at Live Bait Theater, through July 3
Tellin' Tales Theatre
at Live Bait Theater, through June 27
Rob Howard is a thirtysomething, happily married Jewish lawyer whose lean good looks suggest solid time put in at the health club and other loci of cosmetic activity. Tekki Lomnicki is a 47-year-old, regretfully single Roman Catholic dwarf who spent the first 12 years of her life in a hospital, trying to work her legs out of what she describes as a soft-pretzel twist. Entirely by coincidence, both are at Live Bait Theater--on separate stages--performing autobiographical monologues that recount their confrontations with American medicine.
Their performances overlap, so when I showed up for Howard's show, The Swinger, their audiences were sharing the Live Bait lobby. Talk about your studies in contrast! Howard's people looked like my cousins from Northbrook (and, based on what I heard of their conversation, may very well have been his): well-heeled and well-tended. Lomnicki's included the blind, the stunted, the wheelchair bound, and the morbidly obese. I have to say I was relieved to think I'd be spending the next hour with the Northbrook types. Not only did they look better--and make me feel better, thinking I was basically one of them--but I imagined they'd be having the better time given what I supposed would be Lomnicki's emphasis on the bummer that is disability.
Now I've seen both shows. The culturally correct thing would be to say that I was wrong, and in this case the culturally correct thing happens to be correct. Though The Swinger has clearly benefited from the participation of Brigid Murphy, who coached the writing and directed, it's nothing more than a good-hearted banality, an amiable amateur exercise that only a cousin could or should love. The ostensibly marginal Lomnicki piece, on the other hand, turns out to be a small marvel: a masterly artifice with a true heart. It's not only healthy-person accessible but completely, delightfully enthralling. That is to say, universal.
Not that Howard's story is without its universal dimension. The Swinger recounts the years Howard and his wife, Andi, spent struggling with infertility--a topic with which anyone born of woman might identify and that carries a special charge in times like ours, when technology has made it possible virtually never to give up "trying." The vast array of procedures available seems to have triggered a special hysteria in many would-be parents who feel trapped between their longing, their exhaustion, and their sense that there's no way off the therapeutic train. Howard threatens to acknowledge some of that, hinting at one point that Andi's desire for a family has crossed over into a marriage-damaging obsession. But he never pursues the thought very far, nor wonders why he feels compelled to reproduce genetically when there are plenty of fine preowned babies on the market. He just plain never mentions adoption at all. His one great critique of the fertility process is that it threatens his good time. "What do we need a baby for?" he whines to Andi. "I'm your baby." Even his inevitable negotiations with God--whom he of course addresses Tevye style, with eyes cast coyly upward--are basically narcissistic displays: How can you do this to me when I go to temple three times a year?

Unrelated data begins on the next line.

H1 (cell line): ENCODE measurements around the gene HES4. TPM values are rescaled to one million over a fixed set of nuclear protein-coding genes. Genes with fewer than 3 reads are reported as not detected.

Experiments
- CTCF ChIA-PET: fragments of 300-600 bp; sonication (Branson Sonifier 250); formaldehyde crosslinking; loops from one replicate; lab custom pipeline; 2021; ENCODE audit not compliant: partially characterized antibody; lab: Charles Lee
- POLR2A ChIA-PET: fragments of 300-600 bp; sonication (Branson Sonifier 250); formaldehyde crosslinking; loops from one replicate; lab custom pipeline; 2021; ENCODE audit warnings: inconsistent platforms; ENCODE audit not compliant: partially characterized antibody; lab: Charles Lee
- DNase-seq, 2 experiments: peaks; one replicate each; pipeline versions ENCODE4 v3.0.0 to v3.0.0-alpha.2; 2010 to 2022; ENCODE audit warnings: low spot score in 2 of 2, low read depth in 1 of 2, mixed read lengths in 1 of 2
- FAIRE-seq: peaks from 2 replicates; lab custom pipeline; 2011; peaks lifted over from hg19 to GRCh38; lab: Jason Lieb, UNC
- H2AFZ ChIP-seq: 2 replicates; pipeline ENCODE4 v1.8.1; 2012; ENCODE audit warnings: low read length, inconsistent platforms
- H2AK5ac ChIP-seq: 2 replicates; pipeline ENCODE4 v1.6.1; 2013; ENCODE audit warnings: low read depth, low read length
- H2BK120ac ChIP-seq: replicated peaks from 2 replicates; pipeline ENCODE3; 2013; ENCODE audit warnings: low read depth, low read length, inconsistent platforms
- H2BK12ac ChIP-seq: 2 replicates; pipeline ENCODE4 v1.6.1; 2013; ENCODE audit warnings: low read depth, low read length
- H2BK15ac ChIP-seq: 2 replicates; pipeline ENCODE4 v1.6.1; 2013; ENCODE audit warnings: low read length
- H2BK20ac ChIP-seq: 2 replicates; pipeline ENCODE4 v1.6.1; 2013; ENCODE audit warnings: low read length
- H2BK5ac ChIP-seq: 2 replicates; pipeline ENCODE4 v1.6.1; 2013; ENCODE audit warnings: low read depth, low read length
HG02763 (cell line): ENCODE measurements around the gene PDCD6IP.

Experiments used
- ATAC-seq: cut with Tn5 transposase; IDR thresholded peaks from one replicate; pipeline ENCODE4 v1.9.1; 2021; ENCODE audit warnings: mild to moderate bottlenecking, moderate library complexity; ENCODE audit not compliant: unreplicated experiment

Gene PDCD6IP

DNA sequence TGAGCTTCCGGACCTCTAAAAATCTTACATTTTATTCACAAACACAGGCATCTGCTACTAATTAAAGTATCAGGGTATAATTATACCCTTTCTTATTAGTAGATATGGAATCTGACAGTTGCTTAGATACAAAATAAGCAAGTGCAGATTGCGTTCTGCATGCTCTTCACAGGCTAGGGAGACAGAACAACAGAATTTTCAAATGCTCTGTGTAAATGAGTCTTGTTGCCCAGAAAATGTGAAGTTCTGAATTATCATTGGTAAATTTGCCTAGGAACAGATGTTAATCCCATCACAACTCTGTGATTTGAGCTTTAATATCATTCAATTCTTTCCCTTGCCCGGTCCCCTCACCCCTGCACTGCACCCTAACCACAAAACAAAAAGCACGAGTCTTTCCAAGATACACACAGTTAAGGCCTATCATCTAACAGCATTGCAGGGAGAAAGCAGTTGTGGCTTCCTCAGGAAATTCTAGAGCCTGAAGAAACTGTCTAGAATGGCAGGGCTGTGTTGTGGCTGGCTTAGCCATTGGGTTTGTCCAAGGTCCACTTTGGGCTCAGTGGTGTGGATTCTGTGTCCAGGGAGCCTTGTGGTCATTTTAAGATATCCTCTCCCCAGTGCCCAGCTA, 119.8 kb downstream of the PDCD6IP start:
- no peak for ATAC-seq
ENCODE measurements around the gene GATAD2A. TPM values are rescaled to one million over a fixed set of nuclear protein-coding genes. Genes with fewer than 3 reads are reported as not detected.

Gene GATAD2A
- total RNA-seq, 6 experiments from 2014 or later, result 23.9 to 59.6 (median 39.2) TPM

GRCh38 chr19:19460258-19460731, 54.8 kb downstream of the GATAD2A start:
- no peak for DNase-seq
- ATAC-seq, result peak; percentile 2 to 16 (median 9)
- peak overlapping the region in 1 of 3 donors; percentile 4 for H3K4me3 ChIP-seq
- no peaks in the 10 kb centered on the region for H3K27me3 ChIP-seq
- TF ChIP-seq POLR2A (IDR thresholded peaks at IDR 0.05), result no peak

The problem is that Howard wants to be our baby too, and that means always going for the easy laugh, the charming pose, and the endearing anecdote even when doing so betrays the material's gravity. Worse, Howard's jokes, poses, and bouts of sentiment are uniformly trite. (The one and only time he surprised me in the course of an hour was also the one time he offended me, by reciting the Hebrew blessing for reading the Torah while pretending to hump his wife. I'm sure she loved that bit, too.) Worse still, he lacks the chops to make the triteness work for him. His voice is a monotone, his face inexpressive beyond the boyish smile, and he sometimes scurries to hit his marks like a beginner learning to cha-cha.
When I saw The Swinger, I sat behind a friend of Howard's. Maybe a cousin. Someone, in any case, who knew that Howard had performed in The Music Man as a kid. This guy laughed enthusiastically at the punch lines, wiped away tears at the tender moments, and leapt to his feet during the applause. He clearly thought Howard was supremely talented, which must be a very wonderful thing for Howard. My advice is, Let that be enough.
It would be an awful shame, however, if Tekki Lomnicki were confined to any particular constituency. She's everything Howard needs to be: a talented comic actor with a wildly expressive face who understands the concept of showing rather than telling and applies it powerfully.
An easy irony, but true: where Howard is bound by his limited onstage skills, Lomnicki's offstage limitations don't prevent her from ranging vividly through a wide array of settings and characters. Or from taking us with her. A sort of sick man's Wizard of Oz, Blurred Vision presents Lomnicki as a hypochondriacal Dorothy wandering among the radiologists, the ophthalmologist-neurologists, the gynecologists, the naprapaths, and the spirit guides, asking not how to get home but whether she has cancer--which, in a weird way, turns out to be the same question.
Though the ending is somewhat abrupt and saccharine, this hour-long show spares little along the way, hilariously satirizing the labyrinth of medical faith even as it demonstrates the painful consequences of living one's life within that labyrinth. Ann Filmer's direction is fast, sharp, and economical, at one point creating a devastating image simply by moving the right piece of furniture offstage. Dancer Mindy Meyers provides an excellent foil as Lomnicki's silent dream body.